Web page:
This paper is an account of a people, located firmly within a particular space and time, making a political claim to a larger, regional culture in terms that embody a collective selfhood. The empirical core of the paper comes from the material circulating in print during the protest in Contai subdivision in eastern Midnapore in 1932, against a controversial proposal to add some parts of eastern Midnapore district with the forthcoming province of Odisha. Some distinct cultural attributes had emerged at the time as basic constituents of an incontrovertible ‘Bengali’ identity. A people making a claim to an authentic or legitimate Bengali identity was partly forced and partly chosen to articulate that claim within the limits of meaning presumably emanating out of those particular cultural attributes. In the process, the paper emphasises emergence of two particular claims. The first is that fresh dimensions to caste identities may on occasions emerge as part of a reimagined history in view of political claims to larger, and potentially empowering, cultural identities. The second is that explorations in the making of such claims offer an insight to new caste claims forged in the crucible of entangled cultural, regional and political histories.




In the late nineteenth century, Mahisyas (that is, Kaibartas) were regarded, by influential upper-caste intellectuals, as a low agricultural caste, incapable of understanding the benefits of formal education for their children. Rajendralal Mitra, the famous Sanskritist who was asked to prepare a list of social precedence for Bengal castes in 1881s, wrote to A. Smith, Magistrate 24 Parganas, dated, April 29, 1868, Manicktollah, that ‘Kaivartas ...are ...very poor and ... will find attendance to schools a source of positive loss which they cannot tolerate’ (quoted in University of Calcutta 1925:127–38).  This general impression about an in-built aversion of agricultural castes as ‘low’ and indifferent to ‘modern’ sources of power, such as education and government service, had in some ways persisted into the twentieth century. In nationalist circles in Bengal, Mahisyas were still widely considered a part of the Depressed Classes in the first two decades of the twentieth century.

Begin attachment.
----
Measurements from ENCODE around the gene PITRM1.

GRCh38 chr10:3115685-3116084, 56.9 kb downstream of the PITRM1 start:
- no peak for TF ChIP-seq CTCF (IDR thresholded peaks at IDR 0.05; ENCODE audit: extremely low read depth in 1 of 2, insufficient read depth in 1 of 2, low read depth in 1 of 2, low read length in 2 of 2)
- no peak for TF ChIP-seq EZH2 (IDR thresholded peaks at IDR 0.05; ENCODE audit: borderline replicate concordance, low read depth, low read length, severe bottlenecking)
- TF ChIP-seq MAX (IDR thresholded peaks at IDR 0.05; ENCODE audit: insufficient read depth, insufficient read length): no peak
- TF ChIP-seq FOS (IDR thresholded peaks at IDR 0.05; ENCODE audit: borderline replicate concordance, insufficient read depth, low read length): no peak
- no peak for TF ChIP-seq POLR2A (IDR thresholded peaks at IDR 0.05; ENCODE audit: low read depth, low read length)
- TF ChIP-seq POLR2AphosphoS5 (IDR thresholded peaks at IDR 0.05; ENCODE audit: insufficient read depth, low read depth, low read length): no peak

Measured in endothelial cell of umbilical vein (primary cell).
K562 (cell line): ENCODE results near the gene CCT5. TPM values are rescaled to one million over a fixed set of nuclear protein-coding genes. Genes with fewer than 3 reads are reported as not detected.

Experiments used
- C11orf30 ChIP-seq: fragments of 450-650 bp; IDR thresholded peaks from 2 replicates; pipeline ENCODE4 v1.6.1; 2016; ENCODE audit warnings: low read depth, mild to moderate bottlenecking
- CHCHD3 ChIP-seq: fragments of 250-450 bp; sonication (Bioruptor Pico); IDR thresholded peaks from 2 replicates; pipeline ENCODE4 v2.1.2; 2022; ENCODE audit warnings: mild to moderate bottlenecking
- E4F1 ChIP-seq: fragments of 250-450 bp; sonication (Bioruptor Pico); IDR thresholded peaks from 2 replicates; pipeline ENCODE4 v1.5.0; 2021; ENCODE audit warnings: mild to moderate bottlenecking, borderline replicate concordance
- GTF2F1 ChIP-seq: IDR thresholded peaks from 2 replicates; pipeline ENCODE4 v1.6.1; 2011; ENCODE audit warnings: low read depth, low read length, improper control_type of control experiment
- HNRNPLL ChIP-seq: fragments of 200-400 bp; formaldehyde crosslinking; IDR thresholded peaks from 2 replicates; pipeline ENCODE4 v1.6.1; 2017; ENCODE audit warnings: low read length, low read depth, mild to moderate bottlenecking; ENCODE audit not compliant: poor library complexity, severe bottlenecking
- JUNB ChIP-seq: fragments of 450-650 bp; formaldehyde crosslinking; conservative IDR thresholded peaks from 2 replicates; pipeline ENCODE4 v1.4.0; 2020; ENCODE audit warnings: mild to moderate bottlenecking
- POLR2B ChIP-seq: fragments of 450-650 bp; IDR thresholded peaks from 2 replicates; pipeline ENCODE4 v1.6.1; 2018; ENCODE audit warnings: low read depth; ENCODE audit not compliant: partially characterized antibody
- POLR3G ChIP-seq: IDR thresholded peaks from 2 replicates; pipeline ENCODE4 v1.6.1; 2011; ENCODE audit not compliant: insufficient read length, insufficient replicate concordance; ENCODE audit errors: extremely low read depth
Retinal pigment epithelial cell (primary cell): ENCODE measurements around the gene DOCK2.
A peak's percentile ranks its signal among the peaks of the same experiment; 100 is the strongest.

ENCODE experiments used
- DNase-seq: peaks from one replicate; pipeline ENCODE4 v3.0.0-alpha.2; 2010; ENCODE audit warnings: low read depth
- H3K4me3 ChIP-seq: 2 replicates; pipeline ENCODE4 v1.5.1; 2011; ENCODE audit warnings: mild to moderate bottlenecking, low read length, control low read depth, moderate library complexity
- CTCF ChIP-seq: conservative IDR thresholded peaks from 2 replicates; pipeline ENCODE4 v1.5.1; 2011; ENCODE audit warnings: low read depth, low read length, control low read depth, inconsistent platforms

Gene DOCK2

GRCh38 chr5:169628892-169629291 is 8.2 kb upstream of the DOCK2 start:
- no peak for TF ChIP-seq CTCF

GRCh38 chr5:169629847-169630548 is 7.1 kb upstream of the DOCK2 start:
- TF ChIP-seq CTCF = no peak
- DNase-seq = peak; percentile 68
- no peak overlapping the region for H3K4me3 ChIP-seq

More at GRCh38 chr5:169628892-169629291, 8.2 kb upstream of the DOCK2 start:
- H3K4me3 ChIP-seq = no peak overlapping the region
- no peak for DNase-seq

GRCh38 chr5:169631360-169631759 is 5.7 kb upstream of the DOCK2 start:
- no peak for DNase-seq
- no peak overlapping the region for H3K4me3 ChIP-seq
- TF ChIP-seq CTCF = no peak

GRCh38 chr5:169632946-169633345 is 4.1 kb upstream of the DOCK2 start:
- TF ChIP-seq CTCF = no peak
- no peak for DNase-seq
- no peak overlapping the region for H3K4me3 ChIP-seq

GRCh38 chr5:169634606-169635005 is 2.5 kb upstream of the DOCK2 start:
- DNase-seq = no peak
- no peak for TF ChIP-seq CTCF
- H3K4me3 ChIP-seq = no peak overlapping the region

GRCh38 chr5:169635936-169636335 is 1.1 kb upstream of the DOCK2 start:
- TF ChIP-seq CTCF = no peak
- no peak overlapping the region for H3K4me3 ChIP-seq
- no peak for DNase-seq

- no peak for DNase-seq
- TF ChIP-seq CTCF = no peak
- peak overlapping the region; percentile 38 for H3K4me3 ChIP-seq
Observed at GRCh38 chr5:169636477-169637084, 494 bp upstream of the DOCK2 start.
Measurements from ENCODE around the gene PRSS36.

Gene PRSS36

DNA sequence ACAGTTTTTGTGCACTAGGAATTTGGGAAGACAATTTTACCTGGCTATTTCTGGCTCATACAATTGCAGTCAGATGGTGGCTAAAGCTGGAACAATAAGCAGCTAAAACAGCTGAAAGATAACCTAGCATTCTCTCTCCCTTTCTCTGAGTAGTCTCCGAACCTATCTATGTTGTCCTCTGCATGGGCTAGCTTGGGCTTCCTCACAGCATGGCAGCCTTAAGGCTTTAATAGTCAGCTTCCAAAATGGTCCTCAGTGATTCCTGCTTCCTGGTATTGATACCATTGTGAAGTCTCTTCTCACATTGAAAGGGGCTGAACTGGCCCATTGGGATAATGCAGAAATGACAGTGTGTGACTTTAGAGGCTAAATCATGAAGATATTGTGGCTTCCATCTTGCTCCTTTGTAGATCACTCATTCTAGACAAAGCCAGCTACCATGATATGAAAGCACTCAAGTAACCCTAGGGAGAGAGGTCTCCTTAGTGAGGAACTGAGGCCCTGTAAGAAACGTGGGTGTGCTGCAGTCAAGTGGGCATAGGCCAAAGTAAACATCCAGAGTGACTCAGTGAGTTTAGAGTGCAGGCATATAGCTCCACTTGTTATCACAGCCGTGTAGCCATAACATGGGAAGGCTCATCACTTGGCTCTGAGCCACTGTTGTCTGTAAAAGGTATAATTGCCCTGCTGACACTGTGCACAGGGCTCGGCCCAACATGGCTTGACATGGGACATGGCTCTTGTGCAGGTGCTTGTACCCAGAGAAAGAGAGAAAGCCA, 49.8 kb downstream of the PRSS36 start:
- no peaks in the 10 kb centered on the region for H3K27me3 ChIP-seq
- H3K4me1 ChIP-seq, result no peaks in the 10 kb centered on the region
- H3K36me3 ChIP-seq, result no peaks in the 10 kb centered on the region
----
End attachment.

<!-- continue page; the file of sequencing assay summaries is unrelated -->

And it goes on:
In the first quarter of the twentieth century, the status of Mahisyas was perceived in official and nationalist discourses as roughly analogous to the Namasudras. The Superintendent of Census operations in 1921 did not know what to do with the Mahisyas’ status. ‘They belong to the rural areas and occupy much the same position in the body politic in the areas where they are numerous, as do, for instance, the Namasudras, though they are higher placed in the Hindu social scale’ he wrote. The divergence in subsequent political trajectory of Namasudras and Mahisyas was consequent partly to their varying responses to the prospect of inclusion with the Depressed Classes list, based on their fundamentally differing understanding of the cultural qualities and meanings associated with the category. In case of Mahisyas this subsequent change in political trajectory was caused at least partly by the rise of Midnapore Mahisyas to positions of political prominence.